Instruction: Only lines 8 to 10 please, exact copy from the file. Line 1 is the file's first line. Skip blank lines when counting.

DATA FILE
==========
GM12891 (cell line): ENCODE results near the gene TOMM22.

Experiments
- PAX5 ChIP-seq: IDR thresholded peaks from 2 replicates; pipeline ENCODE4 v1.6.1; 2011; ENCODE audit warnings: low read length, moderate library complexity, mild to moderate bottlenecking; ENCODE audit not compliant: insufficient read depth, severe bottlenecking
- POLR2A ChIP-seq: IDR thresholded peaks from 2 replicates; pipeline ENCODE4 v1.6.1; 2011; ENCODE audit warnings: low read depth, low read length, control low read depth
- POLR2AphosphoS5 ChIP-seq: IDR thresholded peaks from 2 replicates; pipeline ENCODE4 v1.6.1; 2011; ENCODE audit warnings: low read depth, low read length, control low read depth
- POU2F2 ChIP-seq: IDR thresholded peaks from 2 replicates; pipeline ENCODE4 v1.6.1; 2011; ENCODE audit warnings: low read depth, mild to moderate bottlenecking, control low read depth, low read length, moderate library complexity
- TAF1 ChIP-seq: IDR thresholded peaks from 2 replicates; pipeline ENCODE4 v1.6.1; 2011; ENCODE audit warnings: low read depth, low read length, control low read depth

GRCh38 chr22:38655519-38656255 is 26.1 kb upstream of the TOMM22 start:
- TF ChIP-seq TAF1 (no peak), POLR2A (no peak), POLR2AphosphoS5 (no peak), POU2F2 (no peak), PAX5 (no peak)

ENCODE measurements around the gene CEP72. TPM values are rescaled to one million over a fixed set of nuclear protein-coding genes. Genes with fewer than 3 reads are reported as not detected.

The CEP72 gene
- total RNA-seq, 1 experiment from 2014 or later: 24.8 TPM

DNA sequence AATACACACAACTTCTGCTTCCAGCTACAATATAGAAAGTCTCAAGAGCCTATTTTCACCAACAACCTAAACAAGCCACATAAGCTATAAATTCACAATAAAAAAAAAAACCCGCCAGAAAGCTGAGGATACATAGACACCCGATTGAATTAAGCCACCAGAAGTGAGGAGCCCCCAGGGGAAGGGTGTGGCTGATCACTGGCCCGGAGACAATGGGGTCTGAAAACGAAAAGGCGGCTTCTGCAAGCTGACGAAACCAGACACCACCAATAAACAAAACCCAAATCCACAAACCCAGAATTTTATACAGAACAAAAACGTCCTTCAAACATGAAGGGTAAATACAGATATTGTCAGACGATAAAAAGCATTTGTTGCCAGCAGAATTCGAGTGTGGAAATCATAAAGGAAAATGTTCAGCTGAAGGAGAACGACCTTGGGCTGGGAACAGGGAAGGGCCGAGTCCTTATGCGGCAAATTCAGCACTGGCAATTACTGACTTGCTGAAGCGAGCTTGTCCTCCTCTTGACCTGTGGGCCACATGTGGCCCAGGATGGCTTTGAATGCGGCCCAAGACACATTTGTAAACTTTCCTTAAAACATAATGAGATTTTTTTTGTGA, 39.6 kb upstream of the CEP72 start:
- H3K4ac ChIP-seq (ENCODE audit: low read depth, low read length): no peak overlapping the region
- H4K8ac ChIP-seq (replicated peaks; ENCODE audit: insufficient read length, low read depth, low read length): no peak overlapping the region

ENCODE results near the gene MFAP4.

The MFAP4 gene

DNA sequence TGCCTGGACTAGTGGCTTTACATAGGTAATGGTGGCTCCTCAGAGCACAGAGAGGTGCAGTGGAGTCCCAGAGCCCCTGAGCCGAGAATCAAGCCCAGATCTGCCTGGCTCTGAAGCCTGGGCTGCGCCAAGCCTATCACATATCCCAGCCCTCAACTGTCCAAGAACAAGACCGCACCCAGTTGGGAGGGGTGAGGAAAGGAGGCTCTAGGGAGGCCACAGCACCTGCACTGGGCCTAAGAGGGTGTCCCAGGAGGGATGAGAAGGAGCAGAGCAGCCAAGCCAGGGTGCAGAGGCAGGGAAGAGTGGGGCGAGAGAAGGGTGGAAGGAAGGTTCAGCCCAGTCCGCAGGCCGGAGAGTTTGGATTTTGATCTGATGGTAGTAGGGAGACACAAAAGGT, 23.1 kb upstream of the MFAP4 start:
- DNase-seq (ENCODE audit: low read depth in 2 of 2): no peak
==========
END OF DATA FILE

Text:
GRCh38 chr22:38655519-38656255 is 26.1 kb upstream of the TOMM22 start:
- TF ChIP-seq TAF1 (no peak), POLR2A (no peak), POLR2AphosphoS5 (no peak), POU2F2 (no peak), PAX5 (no peak)

ENCODE measurements around the gene CEP72. TPM values are rescaled to one million over a fixed set of nuclear protein-coding genes. Genes with fewer than 3 reads are reported as not detected.